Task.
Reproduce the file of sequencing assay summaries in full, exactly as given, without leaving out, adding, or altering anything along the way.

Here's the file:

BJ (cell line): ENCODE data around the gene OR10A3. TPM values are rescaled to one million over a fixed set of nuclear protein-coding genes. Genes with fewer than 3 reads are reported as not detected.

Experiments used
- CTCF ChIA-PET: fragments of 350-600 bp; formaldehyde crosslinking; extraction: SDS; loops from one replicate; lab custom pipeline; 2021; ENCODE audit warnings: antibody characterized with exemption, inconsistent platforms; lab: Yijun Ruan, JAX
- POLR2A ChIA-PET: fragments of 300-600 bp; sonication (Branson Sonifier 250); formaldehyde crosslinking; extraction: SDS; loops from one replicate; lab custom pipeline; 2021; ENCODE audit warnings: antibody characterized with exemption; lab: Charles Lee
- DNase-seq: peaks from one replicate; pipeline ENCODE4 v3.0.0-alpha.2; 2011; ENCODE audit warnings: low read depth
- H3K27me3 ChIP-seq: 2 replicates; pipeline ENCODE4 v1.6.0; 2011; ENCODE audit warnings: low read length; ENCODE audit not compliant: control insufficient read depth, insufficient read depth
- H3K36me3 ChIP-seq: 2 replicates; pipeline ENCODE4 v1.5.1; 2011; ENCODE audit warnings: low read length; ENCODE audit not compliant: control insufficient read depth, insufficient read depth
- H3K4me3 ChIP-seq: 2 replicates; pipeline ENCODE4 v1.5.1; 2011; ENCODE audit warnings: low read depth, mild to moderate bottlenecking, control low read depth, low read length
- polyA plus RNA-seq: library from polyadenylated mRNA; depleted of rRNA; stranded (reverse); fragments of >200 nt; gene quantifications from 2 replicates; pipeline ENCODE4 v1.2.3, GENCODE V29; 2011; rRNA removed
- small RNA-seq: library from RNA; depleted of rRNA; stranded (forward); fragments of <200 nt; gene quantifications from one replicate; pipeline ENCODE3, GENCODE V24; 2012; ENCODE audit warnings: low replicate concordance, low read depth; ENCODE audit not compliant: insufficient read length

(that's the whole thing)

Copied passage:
BJ (cell line): ENCODE data around the gene OR10A3. TPM values are rescaled to one million over a fixed set of nuclear protein-coding genes. Genes with fewer than 3 reads are reported as not detected.

Experiments used
- CTCF ChIA-PET: fragments of 350-600 bp; formaldehyde crosslinking; extraction: SDS; loops from one replicate; lab custom pipeline; 2021; ENCODE audit warnings: antibody characterized with exemption, inconsistent platforms; lab: Yijun Ruan, JAX
- POLR2A ChIA-PET: fragments of 300-600 bp; sonication (Branson Sonifier 250); formaldehyde crosslinking; extraction: SDS; loops from one replicate; lab custom pipeline; 2021; ENCODE audit warnings: antibody characterized with exemption; lab: Charles Lee
- DNase-seq: peaks from one replicate; pipeline ENCODE4 v3.0.0-alpha.2; 2011; ENCODE audit warnings: low read depth
- H3K27me3 ChIP-seq: 2 replicates; pipeline ENCODE4 v1.6.0; 2011; ENCODE audit warnings: low read length; ENCODE audit not compliant: control insufficient read depth, insufficient read depth
- H3K36me3 ChIP-seq: 2 replicates; pipeline ENCODE4 v1.5.1; 2011; ENCODE audit warnings: low read length; ENCODE audit not compliant: control insufficient read depth, insufficient read depth
- H3K4me3 ChIP-seq: 2 replicates; pipeline ENCODE4 v1.5.1; 2011; ENCODE audit warnings: low read depth, mild to moderate bottlenecking, control low read depth, low read length
- polyA plus RNA-seq: library from polyadenylated mRNA; depleted of rRNA; stranded (reverse); fragments of >200 nt; gene quantifications from 2 replicates; pipeline ENCODE4 v1.2.3, GENCODE V29; 2011; rRNA removed
- small RNA-seq: library from RNA; depleted of rRNA; stranded (forward); fragments of <200 nt; gene quantifications from one replicate; pipeline ENCODE3, GENCODE V24; 2012; ENCODE audit warnings: low replicate concordance, low read depth; ENCODE audit not compliant: insufficient read length